On September 15, 1616, the first public and free school for poor children in Europe was established on the initiative of Saint Joseph Calasanz.
The school was opened in the Italian town Frascati. These were very difficult times for poor families and their children.
For the first time, these children had the possibility to attend the school in Frascati.
Saint Joseph Calasanz (September 11, 1557 – August 25, 1648) was a Spanish Catholic priest, educator and the founder of the Pious Schools.
He was the great man, who dedicated his life to education of poor children – those who, otherwise, would never have the opportunity to learn, to read and write.
Before this historical day, only children from rich and noble families and future priests attended the schools.
Later, there were several more such free schools known as the Pious Schools.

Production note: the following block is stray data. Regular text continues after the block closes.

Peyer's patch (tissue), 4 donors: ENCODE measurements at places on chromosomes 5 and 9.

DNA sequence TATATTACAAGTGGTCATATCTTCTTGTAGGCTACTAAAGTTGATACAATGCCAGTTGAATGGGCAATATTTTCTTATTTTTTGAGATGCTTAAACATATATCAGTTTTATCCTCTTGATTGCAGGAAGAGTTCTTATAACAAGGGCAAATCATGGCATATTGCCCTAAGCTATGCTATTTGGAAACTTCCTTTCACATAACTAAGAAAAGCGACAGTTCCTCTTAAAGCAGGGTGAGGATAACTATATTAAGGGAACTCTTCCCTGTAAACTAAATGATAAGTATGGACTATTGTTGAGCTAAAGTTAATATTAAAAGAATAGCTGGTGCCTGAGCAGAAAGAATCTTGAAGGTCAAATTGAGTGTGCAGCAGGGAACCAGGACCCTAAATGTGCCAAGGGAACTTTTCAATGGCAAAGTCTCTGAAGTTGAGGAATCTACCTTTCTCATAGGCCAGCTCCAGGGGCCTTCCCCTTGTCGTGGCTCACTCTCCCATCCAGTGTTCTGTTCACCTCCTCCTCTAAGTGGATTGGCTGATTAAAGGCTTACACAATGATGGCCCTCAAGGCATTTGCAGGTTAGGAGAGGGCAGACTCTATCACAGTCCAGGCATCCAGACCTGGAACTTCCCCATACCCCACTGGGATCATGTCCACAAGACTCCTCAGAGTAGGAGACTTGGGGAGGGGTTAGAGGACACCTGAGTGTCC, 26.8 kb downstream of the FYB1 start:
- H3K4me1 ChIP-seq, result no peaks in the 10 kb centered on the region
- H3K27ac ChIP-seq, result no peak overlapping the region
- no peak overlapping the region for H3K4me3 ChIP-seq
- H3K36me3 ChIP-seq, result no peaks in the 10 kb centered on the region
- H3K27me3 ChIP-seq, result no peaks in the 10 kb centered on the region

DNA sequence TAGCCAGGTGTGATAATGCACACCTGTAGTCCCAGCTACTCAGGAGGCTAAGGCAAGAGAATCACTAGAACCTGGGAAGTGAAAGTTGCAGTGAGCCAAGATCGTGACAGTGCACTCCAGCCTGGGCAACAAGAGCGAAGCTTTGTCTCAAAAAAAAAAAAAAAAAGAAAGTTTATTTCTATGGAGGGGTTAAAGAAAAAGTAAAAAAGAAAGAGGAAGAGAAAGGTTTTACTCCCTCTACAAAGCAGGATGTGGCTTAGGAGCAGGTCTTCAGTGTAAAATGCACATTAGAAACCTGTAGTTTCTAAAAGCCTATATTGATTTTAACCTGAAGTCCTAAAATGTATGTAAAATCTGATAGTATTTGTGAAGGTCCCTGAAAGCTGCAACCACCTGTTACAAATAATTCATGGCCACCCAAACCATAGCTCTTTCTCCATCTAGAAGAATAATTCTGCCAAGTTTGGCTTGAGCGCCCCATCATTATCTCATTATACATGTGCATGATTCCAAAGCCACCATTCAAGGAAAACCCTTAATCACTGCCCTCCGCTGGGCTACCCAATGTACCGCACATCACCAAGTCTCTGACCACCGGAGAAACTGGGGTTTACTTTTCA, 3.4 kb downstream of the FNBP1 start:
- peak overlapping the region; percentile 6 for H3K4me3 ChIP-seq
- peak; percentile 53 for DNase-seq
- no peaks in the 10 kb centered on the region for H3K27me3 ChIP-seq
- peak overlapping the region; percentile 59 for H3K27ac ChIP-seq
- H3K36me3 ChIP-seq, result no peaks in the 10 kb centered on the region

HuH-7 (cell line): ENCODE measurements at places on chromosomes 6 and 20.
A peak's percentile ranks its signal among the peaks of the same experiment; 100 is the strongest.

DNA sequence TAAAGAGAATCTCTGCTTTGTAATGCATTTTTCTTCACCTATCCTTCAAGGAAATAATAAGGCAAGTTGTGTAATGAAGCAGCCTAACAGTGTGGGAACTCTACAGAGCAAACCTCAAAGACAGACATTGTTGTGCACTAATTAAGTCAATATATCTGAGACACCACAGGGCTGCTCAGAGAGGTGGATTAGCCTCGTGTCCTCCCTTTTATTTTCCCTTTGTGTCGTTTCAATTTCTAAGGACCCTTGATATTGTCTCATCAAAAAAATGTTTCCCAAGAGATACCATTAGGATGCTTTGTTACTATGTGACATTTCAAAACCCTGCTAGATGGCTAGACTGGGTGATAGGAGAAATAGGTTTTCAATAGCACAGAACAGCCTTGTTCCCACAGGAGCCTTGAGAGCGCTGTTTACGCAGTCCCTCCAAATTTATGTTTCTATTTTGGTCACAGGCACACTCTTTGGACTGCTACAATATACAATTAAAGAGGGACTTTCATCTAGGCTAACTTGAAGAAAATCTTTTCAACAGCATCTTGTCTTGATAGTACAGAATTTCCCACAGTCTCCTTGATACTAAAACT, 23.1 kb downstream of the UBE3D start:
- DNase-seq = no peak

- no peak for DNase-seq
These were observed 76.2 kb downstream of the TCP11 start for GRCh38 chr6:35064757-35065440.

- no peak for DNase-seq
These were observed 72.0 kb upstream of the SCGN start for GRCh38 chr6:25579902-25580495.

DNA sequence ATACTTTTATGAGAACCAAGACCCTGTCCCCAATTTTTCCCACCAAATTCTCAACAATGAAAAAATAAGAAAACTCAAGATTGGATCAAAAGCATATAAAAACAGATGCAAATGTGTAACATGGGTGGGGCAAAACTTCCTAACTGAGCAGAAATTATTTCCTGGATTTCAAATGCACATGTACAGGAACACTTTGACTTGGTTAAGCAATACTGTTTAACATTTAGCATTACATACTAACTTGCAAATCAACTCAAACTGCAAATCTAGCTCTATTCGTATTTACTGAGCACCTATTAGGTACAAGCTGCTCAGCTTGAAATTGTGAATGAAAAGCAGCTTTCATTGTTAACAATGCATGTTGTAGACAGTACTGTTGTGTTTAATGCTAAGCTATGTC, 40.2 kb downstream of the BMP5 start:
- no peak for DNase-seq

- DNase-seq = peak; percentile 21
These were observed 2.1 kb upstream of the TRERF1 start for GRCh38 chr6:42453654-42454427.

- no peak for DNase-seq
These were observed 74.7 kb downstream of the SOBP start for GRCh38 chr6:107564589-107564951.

The schools were ran by the Religious Order known as the Piarists, which was the first Catholic order dedicated to education.
The concept of free primary schools originated from the Piarists, who opened many such schools across Europe.
Joseph Calasanz is honored as a saint by the Catholic Church. Calasanz was an educator of the poor, offering education free of charge to all classes of society, without discrimination.
He is honored as a saint by the Catholic Church.